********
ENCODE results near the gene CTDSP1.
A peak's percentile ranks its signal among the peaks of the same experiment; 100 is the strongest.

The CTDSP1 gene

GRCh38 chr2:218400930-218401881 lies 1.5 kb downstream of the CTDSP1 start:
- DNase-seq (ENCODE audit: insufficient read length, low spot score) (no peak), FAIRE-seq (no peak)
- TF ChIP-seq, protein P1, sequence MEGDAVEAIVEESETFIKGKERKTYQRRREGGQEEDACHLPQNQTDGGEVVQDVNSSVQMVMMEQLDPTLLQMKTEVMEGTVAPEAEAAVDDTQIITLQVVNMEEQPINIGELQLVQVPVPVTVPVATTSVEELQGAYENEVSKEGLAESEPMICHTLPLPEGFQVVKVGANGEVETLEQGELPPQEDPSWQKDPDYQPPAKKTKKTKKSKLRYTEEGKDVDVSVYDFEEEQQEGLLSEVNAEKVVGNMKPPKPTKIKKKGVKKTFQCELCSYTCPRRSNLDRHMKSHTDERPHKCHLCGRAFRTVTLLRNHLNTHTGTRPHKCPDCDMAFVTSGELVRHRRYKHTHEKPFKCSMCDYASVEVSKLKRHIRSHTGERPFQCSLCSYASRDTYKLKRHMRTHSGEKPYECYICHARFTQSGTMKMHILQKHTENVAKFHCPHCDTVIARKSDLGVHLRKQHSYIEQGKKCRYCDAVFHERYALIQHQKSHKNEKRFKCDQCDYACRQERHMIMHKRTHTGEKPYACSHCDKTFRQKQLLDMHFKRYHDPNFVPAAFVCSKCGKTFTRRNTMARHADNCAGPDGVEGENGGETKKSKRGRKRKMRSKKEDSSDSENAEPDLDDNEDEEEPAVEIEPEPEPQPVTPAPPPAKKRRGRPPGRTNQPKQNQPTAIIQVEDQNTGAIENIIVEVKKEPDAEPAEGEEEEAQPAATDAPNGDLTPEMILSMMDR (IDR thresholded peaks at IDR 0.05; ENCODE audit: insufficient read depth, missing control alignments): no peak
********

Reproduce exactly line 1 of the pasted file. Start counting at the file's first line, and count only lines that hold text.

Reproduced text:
ENCODE results near the gene CTDSP1.